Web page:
The 9th U.S. Circuit Court of Appeals asked the Idaho Supreme Court to rule on two questions of state law relating to whether the administrator of the Albertson’s stock option plan violated wage laws. The Supreme Court ruled that state law defines wages as “compensation for labor or services rendered by an employee, whether the amount is determined on a time, task, piece or commission basis,” which would exclude stock options.
The second question of state law – on whether terminating an employee for trying to exercise the right to receive wages violates the state’s public-policy exception to at-will employment – was nullified by the decision that stock options are not considered wages.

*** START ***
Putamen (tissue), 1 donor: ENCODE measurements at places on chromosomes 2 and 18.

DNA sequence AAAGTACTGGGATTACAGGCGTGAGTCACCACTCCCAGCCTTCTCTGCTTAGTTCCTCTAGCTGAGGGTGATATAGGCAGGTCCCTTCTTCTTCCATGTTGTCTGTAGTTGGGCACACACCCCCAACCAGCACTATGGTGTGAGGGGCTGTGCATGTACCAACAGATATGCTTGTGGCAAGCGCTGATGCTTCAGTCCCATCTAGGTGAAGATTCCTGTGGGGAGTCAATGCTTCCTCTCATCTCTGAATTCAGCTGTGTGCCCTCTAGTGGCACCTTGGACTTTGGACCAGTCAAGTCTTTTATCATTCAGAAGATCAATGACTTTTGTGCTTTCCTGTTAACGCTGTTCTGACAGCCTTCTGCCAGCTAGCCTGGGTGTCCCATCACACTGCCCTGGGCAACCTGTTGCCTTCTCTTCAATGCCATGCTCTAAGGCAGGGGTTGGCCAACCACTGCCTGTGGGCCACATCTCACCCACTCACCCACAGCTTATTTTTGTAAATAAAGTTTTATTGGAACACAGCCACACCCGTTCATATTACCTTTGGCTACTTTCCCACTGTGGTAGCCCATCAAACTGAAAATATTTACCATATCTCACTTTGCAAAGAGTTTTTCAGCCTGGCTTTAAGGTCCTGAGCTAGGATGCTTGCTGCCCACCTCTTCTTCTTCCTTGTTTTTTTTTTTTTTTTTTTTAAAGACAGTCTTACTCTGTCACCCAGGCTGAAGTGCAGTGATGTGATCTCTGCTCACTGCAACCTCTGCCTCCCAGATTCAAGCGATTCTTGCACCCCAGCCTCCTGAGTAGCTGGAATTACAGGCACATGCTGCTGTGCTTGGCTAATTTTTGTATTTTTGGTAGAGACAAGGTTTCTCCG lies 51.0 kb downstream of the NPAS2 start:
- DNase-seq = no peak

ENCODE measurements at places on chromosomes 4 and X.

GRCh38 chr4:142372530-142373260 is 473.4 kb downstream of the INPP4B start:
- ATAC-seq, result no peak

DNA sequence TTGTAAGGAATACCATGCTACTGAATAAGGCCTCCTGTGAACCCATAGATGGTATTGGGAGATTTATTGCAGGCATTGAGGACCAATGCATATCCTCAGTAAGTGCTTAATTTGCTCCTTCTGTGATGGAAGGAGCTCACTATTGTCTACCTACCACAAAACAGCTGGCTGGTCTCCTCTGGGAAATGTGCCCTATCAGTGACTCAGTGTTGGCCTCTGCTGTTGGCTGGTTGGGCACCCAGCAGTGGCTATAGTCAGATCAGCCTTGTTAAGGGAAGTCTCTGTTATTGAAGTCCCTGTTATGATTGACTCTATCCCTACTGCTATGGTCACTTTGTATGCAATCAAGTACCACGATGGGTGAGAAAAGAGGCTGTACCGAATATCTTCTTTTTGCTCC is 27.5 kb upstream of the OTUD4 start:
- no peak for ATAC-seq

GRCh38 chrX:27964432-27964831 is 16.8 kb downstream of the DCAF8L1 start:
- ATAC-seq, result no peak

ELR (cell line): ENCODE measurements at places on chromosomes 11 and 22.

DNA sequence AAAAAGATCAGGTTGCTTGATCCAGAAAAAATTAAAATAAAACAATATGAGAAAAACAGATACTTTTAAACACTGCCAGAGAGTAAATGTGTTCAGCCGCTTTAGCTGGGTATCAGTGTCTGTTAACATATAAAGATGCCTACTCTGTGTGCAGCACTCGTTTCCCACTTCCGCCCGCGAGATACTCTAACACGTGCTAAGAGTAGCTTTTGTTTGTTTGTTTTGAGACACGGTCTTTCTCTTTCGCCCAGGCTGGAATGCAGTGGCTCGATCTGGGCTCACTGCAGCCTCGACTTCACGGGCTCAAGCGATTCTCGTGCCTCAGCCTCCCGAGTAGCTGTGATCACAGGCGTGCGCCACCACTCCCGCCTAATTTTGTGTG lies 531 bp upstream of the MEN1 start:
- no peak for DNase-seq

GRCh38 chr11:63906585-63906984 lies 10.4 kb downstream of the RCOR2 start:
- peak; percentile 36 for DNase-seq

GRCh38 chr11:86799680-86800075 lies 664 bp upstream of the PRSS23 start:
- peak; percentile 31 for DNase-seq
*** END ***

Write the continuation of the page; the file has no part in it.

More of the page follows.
The court further said that wages can only refer only to monetary compensation that is paid on a periodic basis, which excludes non-monetary compensation that is not payable in cash, with a check or by deposit into the employee’s account.
Bruce Paolini, a 17-year employee of Alberston’s, collected several thousand stock options under the company’s 1995 Stock-Based Incentive Plan, under which a change in control of the plan accelerated vesting of the stock options. Paolini believed a change in control had taken place in 2001 and attempted to exercise his options based on the accelerated vesting. The plan administrator denied the request.
The former employee then filed a suit in the Federal District Court for the District of Idaho in an effort to recover damages against the company, calling his discharge a retaliatory action in “violation of Idaho’s wage laws, public policy, and the covenant of good faith and fair dealing,” according to the opinion.
The federal court dismissed the complaint and Paolini appealed to the 9 th Circuit.
The ruling in Paolini v. Albertson’s Inc., Idaho, No. 32495 (Nov. 22, 2006) is here .
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